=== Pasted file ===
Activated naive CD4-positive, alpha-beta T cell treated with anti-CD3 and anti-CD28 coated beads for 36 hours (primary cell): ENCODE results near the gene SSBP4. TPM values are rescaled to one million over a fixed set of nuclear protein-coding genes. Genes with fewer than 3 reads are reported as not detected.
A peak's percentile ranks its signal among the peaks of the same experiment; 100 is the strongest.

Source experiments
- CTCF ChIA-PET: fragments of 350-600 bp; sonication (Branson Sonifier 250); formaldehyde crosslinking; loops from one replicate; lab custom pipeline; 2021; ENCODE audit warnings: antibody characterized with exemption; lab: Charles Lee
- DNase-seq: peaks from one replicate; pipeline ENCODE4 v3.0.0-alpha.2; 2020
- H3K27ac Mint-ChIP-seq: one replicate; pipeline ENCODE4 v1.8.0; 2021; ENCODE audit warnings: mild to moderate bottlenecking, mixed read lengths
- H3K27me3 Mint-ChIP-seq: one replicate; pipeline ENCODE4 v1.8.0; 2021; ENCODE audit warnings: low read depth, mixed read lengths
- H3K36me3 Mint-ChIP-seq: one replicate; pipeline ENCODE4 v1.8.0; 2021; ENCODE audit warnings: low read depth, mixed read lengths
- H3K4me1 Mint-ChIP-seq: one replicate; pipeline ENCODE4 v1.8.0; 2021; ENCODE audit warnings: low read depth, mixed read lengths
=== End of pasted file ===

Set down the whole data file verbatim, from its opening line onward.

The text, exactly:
Activated naive CD4-positive, alpha-beta T cell treated with anti-CD3 and anti-CD28 coated beads for 36 hours (primary cell): ENCODE results near the gene SSBP4. TPM values are rescaled to one million over a fixed set of nuclear protein-coding genes. Genes with fewer than 3 reads are reported as not detected.
A peak's percentile ranks its signal among the peaks of the same experiment; 100 is the strongest.

Source experiments
- CTCF ChIA-PET: fragments of 350-600 bp; sonication (Branson Sonifier 250); formaldehyde crosslinking; loops from one replicate; lab custom pipeline; 2021; ENCODE audit warnings: antibody characterized with exemption; lab: Charles Lee
- DNase-seq: peaks from one replicate; pipeline ENCODE4 v3.0.0-alpha.2; 2020
- H3K27ac Mint-ChIP-seq: one replicate; pipeline ENCODE4 v1.8.0; 2021; ENCODE audit warnings: mild to moderate bottlenecking, mixed read lengths
- H3K27me3 Mint-ChIP-seq: one replicate; pipeline ENCODE4 v1.8.0; 2021; ENCODE audit warnings: low read depth, mixed read lengths
- H3K36me3 Mint-ChIP-seq: one replicate; pipeline ENCODE4 v1.8.0; 2021; ENCODE audit warnings: low read depth, mixed read lengths
- H3K4me1 Mint-ChIP-seq: one replicate; pipeline ENCODE4 v1.8.0; 2021; ENCODE audit warnings: low read depth, mixed read lengths